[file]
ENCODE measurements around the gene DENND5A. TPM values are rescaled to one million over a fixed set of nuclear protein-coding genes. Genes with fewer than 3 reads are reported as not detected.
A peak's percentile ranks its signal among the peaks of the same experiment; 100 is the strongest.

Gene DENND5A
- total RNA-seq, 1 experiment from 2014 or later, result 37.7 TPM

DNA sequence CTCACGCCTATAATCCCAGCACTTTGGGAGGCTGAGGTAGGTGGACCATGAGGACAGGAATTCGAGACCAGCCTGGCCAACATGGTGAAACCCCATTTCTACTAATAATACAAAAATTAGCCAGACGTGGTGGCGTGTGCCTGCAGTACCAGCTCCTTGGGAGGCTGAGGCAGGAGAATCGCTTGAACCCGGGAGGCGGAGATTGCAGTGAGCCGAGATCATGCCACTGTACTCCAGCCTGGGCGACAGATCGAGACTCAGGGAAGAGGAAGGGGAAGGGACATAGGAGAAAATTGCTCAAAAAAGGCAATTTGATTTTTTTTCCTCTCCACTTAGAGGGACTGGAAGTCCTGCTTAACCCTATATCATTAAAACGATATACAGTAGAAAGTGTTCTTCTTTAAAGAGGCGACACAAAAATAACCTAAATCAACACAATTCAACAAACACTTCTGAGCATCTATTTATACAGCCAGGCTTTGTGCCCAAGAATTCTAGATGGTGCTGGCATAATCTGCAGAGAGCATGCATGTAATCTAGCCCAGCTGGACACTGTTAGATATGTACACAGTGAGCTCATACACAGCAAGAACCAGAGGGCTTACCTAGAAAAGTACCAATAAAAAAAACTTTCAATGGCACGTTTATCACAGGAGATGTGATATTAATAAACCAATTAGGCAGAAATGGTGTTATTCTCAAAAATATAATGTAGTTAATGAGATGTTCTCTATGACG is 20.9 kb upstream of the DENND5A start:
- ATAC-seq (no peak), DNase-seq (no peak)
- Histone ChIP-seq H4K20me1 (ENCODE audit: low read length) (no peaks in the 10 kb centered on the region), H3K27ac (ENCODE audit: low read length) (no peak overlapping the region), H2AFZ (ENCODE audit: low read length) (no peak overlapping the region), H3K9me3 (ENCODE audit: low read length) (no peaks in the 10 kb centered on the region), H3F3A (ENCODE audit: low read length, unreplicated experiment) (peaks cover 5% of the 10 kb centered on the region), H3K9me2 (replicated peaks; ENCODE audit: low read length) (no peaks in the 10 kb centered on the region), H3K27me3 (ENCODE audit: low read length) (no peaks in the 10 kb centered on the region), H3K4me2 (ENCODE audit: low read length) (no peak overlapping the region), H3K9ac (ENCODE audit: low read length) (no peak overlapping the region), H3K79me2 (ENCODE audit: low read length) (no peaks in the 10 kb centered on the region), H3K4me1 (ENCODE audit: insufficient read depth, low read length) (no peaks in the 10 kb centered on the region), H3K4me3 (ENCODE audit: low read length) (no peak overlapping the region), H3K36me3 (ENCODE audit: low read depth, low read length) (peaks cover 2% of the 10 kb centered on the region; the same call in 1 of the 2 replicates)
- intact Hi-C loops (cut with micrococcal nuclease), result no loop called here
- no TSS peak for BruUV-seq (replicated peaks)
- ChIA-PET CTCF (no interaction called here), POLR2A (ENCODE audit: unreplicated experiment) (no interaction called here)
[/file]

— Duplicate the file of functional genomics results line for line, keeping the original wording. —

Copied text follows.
ENCODE measurements around the gene DENND5A. TPM values are rescaled to one million over a fixed set of nuclear protein-coding genes. Genes with fewer than 3 reads are reported as not detected.
A peak's percentile ranks its signal among the peaks of the same experiment; 100 is the strongest.

Gene DENND5A
- total RNA-seq, 1 experiment from 2014 or later, result 37.7 TPM

DNA sequence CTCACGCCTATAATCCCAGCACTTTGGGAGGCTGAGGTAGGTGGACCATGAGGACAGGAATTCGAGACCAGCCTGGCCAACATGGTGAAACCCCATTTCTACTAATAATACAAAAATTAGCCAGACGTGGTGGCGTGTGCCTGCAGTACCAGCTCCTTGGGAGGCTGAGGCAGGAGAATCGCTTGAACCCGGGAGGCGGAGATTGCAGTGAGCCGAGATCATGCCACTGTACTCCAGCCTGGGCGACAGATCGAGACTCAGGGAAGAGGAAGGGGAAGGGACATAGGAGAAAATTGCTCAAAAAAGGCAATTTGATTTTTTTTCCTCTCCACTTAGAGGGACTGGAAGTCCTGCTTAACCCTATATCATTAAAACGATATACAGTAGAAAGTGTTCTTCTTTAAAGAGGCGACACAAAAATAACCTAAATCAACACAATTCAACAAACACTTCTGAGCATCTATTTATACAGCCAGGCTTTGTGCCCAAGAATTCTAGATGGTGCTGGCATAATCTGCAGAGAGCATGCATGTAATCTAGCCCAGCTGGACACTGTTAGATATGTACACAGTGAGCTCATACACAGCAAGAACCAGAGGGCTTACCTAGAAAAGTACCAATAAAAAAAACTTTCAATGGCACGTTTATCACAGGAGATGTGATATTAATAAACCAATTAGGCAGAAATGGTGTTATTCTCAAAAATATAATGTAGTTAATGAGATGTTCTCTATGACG is 20.9 kb upstream of the DENND5A start:
- ATAC-seq (no peak), DNase-seq (no peak)
- Histone ChIP-seq H4K20me1 (ENCODE audit: low read length) (no peaks in the 10 kb centered on the region), H3K27ac (ENCODE audit: low read length) (no peak overlapping the region), H2AFZ (ENCODE audit: low read length) (no peak overlapping the region), H3K9me3 (ENCODE audit: low read length) (no peaks in the 10 kb centered on the region), H3F3A (ENCODE audit: low read length, unreplicated experiment) (peaks cover 5% of the 10 kb centered on the region), H3K9me2 (replicated peaks; ENCODE audit: low read length) (no peaks in the 10 kb centered on the region), H3K27me3 (ENCODE audit: low read length) (no peaks in the 10 kb centered on the region), H3K4me2 (ENCODE audit: low read length) (no peak overlapping the region), H3K9ac (ENCODE audit: low read length) (no peak overlapping the region), H3K79me2 (ENCODE audit: low read length) (no peaks in the 10 kb centered on the region), H3K4me1 (ENCODE audit: insufficient read depth, low read length) (no peaks in the 10 kb centered on the region), H3K4me3 (ENCODE audit: low read length) (no peak overlapping the region), H3K36me3 (ENCODE audit: low read depth, low read length) (peaks cover 2% of the 10 kb centered on the region; the same call in 1 of the 2 replicates)
- intact Hi-C loops (cut with micrococcal nuclease), result no loop called here
- no TSS peak for BruUV-seq (replicated peaks)
- ChIA-PET CTCF (no interaction called here), POLR2A (ENCODE audit: unreplicated experiment) (no interaction called here)